Water-Ditching Survival Training

Posted earlier. 

Now more important than ever.

My husband Tom is a scientist. A volcanologist to be more exact, and his area of expertise is the lahar, a destructive mudflow on the slope of a volcano. Sometimes his research takes him out into the field, and sometimes that means flying in a helicopter. As an employe of the US Geological Survey, he is employed by you, the American taxpayer, which also means that you pay for him to receive Water Ditching Survival Training. Your tax dollars hard at work. Please know that you have my profound thanks!   

A short explanation of said training is that he and his fellow students are taken to a local pool where they spend several hours learning about and practicing what to do in the event of a water ditching. They take turns strapping themselves into the seat of a mock helicopter airframe, are then plunged into the water where the airframe is rolled over and over until they find themselves submerged under water. They are disoriented and expected to find their way back to the surface. Sound like fun? 

Imagine what that might feel like.  You are flying along, minding your own business and then something happens that sends you careening off your fight path and into the watery depths. It is dark and cold, you are confused and unsure which way is up... literally, and terrified and desperate to get out. My first instincts would be to 1. Panic. 2. Free myself from my seatbelt as fast as possible. 3. Get out of the aircraft. 4. Swim back up to the surface. 

Following those instincts, I'd probably drown. 

According to his training, Tom learned (and I'm loosely paraphrasing here) that as soon as you realize that you are headed for the water you should 1. Stay focused.  2. Grab ahold of something, anything - the door handle, steering wheel, armrest, and hold on until the helicopter settles.        3. Unstrap your seatbelt while STILL HANGING ON TO YOUR HANDHOLD.  4. Figure out which way the bubbles are rising  while STILL HANGING ON TO YOUR HANDHOLD.  The bubbles are rising to the surface, but you may be hanging upside down. That handhold is the only thing that will orient you to which way is actually up. Then, and only then, are you ready to let go, free yourself and swim to the surface.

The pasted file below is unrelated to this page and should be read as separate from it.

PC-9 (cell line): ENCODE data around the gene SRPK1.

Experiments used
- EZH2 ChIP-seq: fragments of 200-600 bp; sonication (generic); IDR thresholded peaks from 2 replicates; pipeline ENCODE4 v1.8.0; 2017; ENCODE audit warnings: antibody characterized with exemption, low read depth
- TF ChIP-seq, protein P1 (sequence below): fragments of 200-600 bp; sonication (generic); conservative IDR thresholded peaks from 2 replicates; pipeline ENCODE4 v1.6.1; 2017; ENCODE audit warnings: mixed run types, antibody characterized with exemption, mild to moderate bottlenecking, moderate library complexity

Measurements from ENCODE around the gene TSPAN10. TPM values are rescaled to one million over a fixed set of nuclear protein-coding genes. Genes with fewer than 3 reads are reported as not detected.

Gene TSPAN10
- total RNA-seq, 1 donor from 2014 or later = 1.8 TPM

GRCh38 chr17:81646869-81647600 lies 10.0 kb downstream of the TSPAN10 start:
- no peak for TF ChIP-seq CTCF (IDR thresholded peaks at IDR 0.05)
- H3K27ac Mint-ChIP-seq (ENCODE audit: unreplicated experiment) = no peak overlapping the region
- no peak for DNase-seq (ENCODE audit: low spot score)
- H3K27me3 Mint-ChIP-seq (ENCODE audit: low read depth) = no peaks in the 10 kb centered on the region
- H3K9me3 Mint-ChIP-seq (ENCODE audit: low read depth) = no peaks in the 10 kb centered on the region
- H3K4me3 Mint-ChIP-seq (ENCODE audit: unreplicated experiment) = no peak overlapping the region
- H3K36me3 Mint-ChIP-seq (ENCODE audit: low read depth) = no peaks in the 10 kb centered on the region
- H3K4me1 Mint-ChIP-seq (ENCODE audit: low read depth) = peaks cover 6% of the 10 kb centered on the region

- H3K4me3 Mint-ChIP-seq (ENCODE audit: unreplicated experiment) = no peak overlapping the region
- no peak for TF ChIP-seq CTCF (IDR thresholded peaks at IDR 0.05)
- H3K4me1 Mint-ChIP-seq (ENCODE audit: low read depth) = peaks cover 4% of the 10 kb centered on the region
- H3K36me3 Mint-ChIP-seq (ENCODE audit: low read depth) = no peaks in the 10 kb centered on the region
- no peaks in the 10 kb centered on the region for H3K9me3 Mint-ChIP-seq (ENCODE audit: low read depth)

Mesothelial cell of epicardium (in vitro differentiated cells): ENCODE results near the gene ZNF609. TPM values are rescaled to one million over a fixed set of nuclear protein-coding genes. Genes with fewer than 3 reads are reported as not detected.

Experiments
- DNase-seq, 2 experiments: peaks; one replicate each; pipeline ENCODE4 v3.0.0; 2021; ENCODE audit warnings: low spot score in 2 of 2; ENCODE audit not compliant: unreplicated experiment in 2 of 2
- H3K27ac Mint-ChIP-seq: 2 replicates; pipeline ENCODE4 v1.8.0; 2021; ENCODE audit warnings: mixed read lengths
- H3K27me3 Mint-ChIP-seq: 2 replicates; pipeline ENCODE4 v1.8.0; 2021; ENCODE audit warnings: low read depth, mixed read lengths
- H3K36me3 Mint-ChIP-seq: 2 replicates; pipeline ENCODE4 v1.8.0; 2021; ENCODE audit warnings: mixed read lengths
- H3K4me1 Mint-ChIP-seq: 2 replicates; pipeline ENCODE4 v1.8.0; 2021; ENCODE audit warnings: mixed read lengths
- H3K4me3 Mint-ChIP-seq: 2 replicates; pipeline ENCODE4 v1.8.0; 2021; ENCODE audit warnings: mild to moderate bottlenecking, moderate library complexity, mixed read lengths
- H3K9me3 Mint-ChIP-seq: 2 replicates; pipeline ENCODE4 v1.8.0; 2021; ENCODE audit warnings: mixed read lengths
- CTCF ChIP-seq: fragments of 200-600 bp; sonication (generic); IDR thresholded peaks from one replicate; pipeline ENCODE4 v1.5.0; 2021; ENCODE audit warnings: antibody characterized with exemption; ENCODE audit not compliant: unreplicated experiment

I hope to God almighty that I never, ever, have to try that out in a real helicopter and a real body of water, and I hope you never do either. But. Water-ditching happens to us in life all the time. We are flying along, riding inside of our life, and suddenly we are plunged into deep water and have to find our way back to the surface. We lose our job and don't know what to do. We get a new job and don't know what to do. Our heart gets broken and it feels like we will never recover. We fall head-over-heels in love and it feels like we will never recover. We move to a new town and find ourselves alone and uncertain in the midst of the unknown. We don't move to a new town and find ourselves alone and uncertain in the midst of the familiar. We over-commit and pay the price. We under-commit and pay the price. We take a risk and fail. We play it safe and fail. 

These past few months have left me under water wondering which way is up. The handholds that are helping me find my way to the surface are the ones I've learned to grab, and include the practices and people that keep me grounded, spiritually, physically and emotionally....Meditation, prayer, exercise, sleep, good nutrition, French Press coffee (really!), time and connection with my inner-circle, (including myself).  The people who keep me both grounded and oriented are those who love me for who I am and who I am not, who show up no matter what, are willing to be vulnerable and real, and who have sworn (along with me) to tell one another the truth, the whole truth and nothing but the truth so help us God.

As the saying goes....Shit happens. So does water-ditching. 

  • What is your handhold?
  • Who is your handhold?
  • What is it that will steady you, and allow you to wait for things to settle?  
  • Who will help you orient yourself so that you can find your way to the surface?  

Time to get to the surface!  We've got work to do!